In the stands, the conversation turned to sunny Nassau, where the group recorded More Songs About Buildings And Food. "We knew we'd be there for a month, so there wasn't any big rush for the beach," said drummer Chris Frantz. "It was a really friendly atmosphere and we succeeded in breaking down the standard distance between producer and musician.

"Eno was wonderful. He warned us he was also producing Devo, in case we were worried about any journalistic comparisons. He even offered to work under a pseudonym if it would make us feel better."

The band also had time to soak up some local color. "Nobody had heard much gospel music," said Jerry Harrison. "So we went church-hopping on Easter. I think we made it to a five churches in one day. One church even took up a special collection for David, Tina and Brian."

At this point, Chris and Jerry settled into a serious debate about the precipitous decline of new wave chic, both at home and abroad. The band had recently returned from England, where fashions change quicker than traffic lights.

"It's funny how fast it happens," said Frantz, probably the most loquacious member of the band. "We know this kid, who couldn't be much more than sixteen, and his first job when he moved to London was putting up posters for the Sex Pistols during the Queen's Jubilee week. We were on our first tour then and he was really punky - burns up and down his arms, blood stains and tattered clothes.

"Now he works for Virgin Records, in the mailroom, and suddenly he's taking better care of himself. He found out that getting drunk every night for a year can be pretty brutal He dresses up now. The kids all look more normal."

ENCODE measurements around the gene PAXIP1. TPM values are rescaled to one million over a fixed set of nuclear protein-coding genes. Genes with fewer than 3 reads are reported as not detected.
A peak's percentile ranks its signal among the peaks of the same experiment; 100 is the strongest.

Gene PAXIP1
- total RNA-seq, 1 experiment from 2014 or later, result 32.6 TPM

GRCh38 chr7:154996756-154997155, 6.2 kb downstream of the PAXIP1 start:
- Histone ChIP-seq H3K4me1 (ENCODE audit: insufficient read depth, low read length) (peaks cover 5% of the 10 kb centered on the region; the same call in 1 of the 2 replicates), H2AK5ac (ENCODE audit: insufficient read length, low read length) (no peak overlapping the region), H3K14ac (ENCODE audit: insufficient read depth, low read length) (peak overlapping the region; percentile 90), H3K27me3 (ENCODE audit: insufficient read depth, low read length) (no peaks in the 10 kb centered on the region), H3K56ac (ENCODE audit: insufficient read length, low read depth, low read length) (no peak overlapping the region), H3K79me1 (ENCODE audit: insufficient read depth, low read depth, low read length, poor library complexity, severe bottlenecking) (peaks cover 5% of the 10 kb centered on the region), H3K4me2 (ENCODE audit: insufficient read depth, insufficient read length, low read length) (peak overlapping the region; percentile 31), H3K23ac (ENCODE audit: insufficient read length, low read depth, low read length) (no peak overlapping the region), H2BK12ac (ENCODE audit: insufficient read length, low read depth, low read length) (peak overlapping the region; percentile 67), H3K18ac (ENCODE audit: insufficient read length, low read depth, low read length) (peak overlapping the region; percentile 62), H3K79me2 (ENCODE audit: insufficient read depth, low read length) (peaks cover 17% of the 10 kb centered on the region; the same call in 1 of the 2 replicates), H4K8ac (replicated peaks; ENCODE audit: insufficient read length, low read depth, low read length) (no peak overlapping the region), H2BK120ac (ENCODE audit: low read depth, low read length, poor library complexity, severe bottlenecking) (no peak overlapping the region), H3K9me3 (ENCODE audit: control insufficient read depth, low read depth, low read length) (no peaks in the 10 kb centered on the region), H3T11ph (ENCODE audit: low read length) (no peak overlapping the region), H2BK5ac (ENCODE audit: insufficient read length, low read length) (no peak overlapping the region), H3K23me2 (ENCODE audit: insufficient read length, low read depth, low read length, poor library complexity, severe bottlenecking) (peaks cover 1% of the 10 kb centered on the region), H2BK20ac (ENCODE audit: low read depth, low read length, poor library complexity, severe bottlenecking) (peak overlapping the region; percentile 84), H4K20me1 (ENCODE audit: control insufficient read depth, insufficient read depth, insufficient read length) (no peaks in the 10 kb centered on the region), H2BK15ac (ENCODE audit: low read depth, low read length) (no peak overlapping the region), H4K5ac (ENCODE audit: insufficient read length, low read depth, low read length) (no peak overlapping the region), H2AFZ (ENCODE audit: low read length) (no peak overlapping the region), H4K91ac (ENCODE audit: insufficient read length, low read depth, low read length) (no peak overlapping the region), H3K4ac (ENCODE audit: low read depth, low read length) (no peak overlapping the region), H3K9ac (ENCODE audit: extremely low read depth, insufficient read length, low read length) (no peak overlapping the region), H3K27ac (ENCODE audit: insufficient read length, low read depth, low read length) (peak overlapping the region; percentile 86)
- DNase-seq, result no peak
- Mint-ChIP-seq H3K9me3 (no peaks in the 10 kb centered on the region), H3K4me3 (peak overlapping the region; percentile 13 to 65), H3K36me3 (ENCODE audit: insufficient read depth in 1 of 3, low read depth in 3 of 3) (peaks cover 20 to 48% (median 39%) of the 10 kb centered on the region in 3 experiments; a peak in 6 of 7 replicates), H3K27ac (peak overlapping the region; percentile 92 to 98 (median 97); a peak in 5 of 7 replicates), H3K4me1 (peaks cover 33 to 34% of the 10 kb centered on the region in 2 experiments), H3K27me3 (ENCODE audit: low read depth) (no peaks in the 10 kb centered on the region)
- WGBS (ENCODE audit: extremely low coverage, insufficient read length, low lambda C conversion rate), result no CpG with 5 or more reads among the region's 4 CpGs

Frantz said that the art crowd had now adopted most of the more flamboyant punk paraphernalia. "They're wearing bondage clothes and dying their hair green, blue -" and, stealing a look at me - "even red. I think with the break-up of the Pistols and the Damned, that punk seems to have become a dying trend, not a happening one."

Many of Talking Heads' Bowery brethren seem to have met with the same fate. Byrne claimed that the demands of artistic excellence provoked this high mortality rate. "First, you're playing lots more than you used to," he said. "And you have to put up with the pressure of commercial success. So it's easy to get frustrated and a lot of groups start taking their careers too seriously. You begin to feel real competition. If you don't do well. someone else will."

At the end of the third inn ing, the band reminisced about their misspent musical youth. Everybody shared one common experience: they all played in groups whose names belong in National Lampoon's High School Yearbook. Byrne, while at the Rhode Island School Of Design, formed a group first as the Artistics, later as the Autistics. They won a huge following with eccentric cover versions of Smokey Robinson and Paul revere & The Raiders songs.

"You have to remember the kind of community we were playing for," the droll singer explained. "The people were more interested in your choice of material than in your execution."

Jerry Harrison joined his first rock group in the ninth grade, "But I'd been in a Dixieland band in the fourth grade that played Jailhouse Rock with a cello." His Milwaukee high school band was called the Walkers. Frantz's high school groups, based in Pittsburgh, included the Hustlers and the Racket Squad. "I'm amazed how many people that I grew up with are still trying to make it."